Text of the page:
Following a difficult start to 2016, in which the S&P 500 dropped more than 10% in the first six weeks, the market quickly regained its footing. A more than 20% rally from the February lows allowed the S&P 500 to finish the year with a 12% gain. Small company stocks did even better, with the Russell 2000 gaining 21%.
The prospect of market gains appeared bleak during the first half of the year. Although the market successfully reclaimed the losses from the beginning of the year, many factors contributed to increased volatility, making it difficult for stocks to move higher. Concerns about China’s economy, the surprise “Brexit” vote in the U.K., and uncertainty surrounding the Presidential election created a lot of investor anxiousness.
But by late‐summer the market began to rally, and following the surprising result of the Presidential election, the market staged an impressive end‐of‐year surge which brought the index to a new all‐time high. Most agree that the recent rally is attributable to the election results and renewed optimism by investors and business leaders about the economy going forward.
Now that the election has been decided, investors are carefully following developments to identify which campaign promises will become policy. The most impactful policy proposals, from an economic standpoint, relate to tax reform, deregulation, international trade, and infrastructure spending. As inauguration day approaches, there has been a lot of discussion about these topics. Below is a summary of the opinions expressed by many of the economists and strategists we follow.
- Tax Reform—Although many would like an improvement to individual income tax policy, we think this may take some time. The primary obstacle to a quick reform is the potential cost of a tax cut. According to Tax Policy Center, Trump’s tax plan could add $6T to national debt over next 10 years, and $20T over next 20 years. Congressional budget hawks are unlikely to support policy changes that significantly increase our debt. However, corporate taxes have a much better chance for reform in the near‐term. Corporate taxes account for only 8% of the of the national budget, as compared to 40% for income taxes, making corporate tax reform a much less costly policy initiative.
- Deregulation—During the past decade, strict regulations have been implemented in many key areas, including the banking, energy, and auto industries. There is a good deal of support to soften many of these restrictions, which could help stimulate business activity.
- International Trade—Trump has proposed new restrictive trade policies, such as penalties and tariﬀs on foreign transactions. If enacted, these new trade barriers could be harmful to businesses that export their products and to consumers by raising the costs of imported goods. Due to the potential negative eﬀects on the economy, it may be diﬃcult to garner support to carry out these policies.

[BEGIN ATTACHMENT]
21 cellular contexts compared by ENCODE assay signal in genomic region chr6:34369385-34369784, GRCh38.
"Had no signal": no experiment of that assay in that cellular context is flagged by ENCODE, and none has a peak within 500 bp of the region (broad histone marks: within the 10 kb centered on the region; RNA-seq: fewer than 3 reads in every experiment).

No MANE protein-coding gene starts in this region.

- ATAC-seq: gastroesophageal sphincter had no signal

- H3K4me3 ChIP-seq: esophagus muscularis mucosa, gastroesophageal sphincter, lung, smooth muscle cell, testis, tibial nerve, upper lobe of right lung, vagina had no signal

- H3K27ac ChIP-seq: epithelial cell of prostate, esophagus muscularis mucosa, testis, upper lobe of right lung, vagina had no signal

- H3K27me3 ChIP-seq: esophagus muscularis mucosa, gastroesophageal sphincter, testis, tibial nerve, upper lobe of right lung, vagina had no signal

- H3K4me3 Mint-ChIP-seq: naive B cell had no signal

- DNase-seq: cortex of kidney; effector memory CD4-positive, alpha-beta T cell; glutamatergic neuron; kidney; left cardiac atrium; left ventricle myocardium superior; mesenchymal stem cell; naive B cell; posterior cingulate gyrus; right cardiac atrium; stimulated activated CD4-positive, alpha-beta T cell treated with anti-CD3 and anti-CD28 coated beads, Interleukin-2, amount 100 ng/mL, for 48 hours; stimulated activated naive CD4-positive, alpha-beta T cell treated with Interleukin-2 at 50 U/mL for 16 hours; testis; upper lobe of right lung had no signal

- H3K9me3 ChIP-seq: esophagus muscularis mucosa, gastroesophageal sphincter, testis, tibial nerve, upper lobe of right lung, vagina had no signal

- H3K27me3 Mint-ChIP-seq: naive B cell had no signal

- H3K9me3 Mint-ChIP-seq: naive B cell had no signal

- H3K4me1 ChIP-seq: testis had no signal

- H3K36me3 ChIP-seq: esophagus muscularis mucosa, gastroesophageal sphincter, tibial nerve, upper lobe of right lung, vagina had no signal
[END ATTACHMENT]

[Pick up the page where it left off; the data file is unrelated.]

- Infrastructure—While there is a need to improve our infrastructure, there isn’t a strategy for how the Federal government would support improvement projects. But even with a clear plan, infrastructure initiatives are unlikely to have an immediate impact, as these projects typically require years of advanced planning.
Optimism about the economy and renewed concerns about the potential for inflation caused interest rates to rise across the board in recent months. The benchmark 10‐year U.S. Treasury yield rose to 2.5% from an all‐time low of 1.4% in July. In addition, the Federal Reserve increased their benchmark interest rate in December for just the second time since the financial crisis. Many expect that rates will continue to rise in 2017 and that the Fed will likely increase their benchmark rate at least two more times this year.
The post‐election surge of optimism adds strength to an economy that has plodded along for the past eight years in a steady trend of moderate‐to‐slow growth. Recent signals point to a late‐year acceleration; unemployment is close to a 10‐year low at 4.7%, and GDP grew at an annualized rate of 3.5%. Forecasts point to continued improvement in 2017, with GDP expected to grow 2‐3%.
Although many consider the market at, or slightly above, fair value, an uptick in corporate earnings could support a new upward trend in the bull market. Corporate tax reform, deregulation, and rising energy prices all have the potential to boost corporate profits. Considering these factors, analysts expect earnings to rise by as much as 20% in 2017. There is also hope that continued optimism and a renewal of the “animal spirits” might motivate investors and business leaders to begin investing more of their available funds in stocks and capital projects.
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